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Books: Who’s The Most Popular Kid in School? Power Ranking NZ Children’s Literature

Now that the dust has settled on the weekend’s Tinderbox Children’s Writers and Illustrators conference in Wellington, time to ask: who are the most powerful people in children’s literature?

Tricky thing, power. Are the most powerful people in the New Zealand children’s book world those that are recognised internationally as experts? Do they need to have started something big? Do they need to be rich – rich in money, or experience, or intelligence? Do they just have to have a pretty fricken awesome job?

The main thing is that people will listen to them and do things because they say so. NZ is well served with a thriving kids’ lit industry, and these people are influencing the stories that mould the hearts and minds of our youth. Underestimate their influence at your peril!

(For brevity’s sake, I haven’t included the library sector. There are so many amazing librarians out there that they need a list for themselves: over to you, SLANZA and LIANZA.)

The invisible person at the top of this list is, of course, Margaret Mahy: mother of NZ children’s literature, first and naming recipient of the Margaret Mahy Medal, who has also given her name to the top award in the NZCYA Book Awards. Responsible for beginning the golden days of NZ children’s literature.

1) Dame Joy Cowley

We don’t think that there is a literate child in New Zealand or indeed the US, UK, or Germany, who hasn’t read at least one book by Joy Cowley. In fact, the reason that many New Zealand children were turned on to reading was thanks to her – she began writing for children when her son was having difficulties learning to read. She’s won every award going for kids’ lit, plus a few for her novels for adults. Her first book for adults, Nest in a Fallen Tree was adapted by Roald Dahl into The Night Digger. She was appointed a Dame in 2005, and she is a patron of the Storylines Children’s Trust.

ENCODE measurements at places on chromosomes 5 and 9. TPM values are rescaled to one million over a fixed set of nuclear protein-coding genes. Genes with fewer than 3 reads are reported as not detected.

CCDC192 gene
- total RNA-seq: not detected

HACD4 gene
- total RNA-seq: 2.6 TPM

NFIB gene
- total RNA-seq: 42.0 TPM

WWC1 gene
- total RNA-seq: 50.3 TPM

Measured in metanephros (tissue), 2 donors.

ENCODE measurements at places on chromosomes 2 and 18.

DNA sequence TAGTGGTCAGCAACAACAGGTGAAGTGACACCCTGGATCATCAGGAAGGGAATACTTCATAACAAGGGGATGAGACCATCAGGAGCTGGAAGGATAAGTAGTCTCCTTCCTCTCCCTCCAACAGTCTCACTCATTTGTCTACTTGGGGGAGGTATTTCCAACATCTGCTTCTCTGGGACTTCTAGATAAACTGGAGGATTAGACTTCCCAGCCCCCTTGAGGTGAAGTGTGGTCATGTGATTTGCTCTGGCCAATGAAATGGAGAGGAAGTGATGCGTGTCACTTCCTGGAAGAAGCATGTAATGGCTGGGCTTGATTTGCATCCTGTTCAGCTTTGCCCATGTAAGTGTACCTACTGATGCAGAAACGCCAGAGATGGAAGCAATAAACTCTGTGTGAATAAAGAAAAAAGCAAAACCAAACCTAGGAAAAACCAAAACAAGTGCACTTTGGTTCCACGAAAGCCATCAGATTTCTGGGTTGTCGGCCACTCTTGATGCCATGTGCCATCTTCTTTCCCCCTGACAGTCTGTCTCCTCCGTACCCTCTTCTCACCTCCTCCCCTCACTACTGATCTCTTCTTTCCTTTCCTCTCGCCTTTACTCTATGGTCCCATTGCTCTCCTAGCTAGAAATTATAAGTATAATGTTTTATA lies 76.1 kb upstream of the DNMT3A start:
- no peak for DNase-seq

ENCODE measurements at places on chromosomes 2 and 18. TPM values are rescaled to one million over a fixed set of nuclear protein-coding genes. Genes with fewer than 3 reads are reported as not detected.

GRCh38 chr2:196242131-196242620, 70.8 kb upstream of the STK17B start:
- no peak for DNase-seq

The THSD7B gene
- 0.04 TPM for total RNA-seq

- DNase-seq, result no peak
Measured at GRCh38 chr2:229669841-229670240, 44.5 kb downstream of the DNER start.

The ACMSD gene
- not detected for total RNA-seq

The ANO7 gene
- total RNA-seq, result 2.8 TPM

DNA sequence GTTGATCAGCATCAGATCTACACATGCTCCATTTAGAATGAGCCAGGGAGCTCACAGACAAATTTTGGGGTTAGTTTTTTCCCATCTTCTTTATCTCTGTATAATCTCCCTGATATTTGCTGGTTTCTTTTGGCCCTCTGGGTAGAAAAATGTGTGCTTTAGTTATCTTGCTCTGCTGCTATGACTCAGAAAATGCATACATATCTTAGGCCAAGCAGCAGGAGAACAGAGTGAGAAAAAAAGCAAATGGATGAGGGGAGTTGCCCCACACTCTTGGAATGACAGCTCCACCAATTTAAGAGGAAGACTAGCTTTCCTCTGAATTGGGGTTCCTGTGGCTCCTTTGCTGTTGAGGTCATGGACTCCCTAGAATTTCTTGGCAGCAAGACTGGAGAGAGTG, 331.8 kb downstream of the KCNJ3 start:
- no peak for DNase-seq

2) Kate De Goldi

Author, reviewer, Arts Foundation Laureate and all-round literary expert Kate De Goldi is somebody that everybody should listen to on the topic of children’s books. Author of three sophisticated picture books, plus 6 YA books (under both her mother’s maiden name, Kate Flannery, and her own name), her knowledge of children’s books both Kiwi and otherwise is redoubtable. She was the only person representing the NZ arts community on the NZ Flag Consideration Panel, for better or worse. She is also a regular on the Kim Hill Saturday show, reviewing children’s books. She’s won pretty much every award going, including the Corine Best International Book Prize Young Readers Award for The 10pm Question.

3) Ted Dawe

Who’s the NZ YA author everybody kinda wants to be right now? Ted Dawe has gone from relative obscurity to media megastar thanks to the ban of his book Into the River. The novel is now in demand all over the world.

4) Dame Wendy Pye Educational publisher Dame Wendy Pye began her company Sunshine Books in 1985, after being laid off at New Zealand News. She is the only living woman to have been inducted into the Business Hall of Fame. Sunshine Books has offices in eight countries, and sells into 20 countries. She is a multi-millionaire, and she mentors women who want to make a mark through New Zealand Global Women. She is certainly a powerful woman, but doesn’t shout about it here in NZ.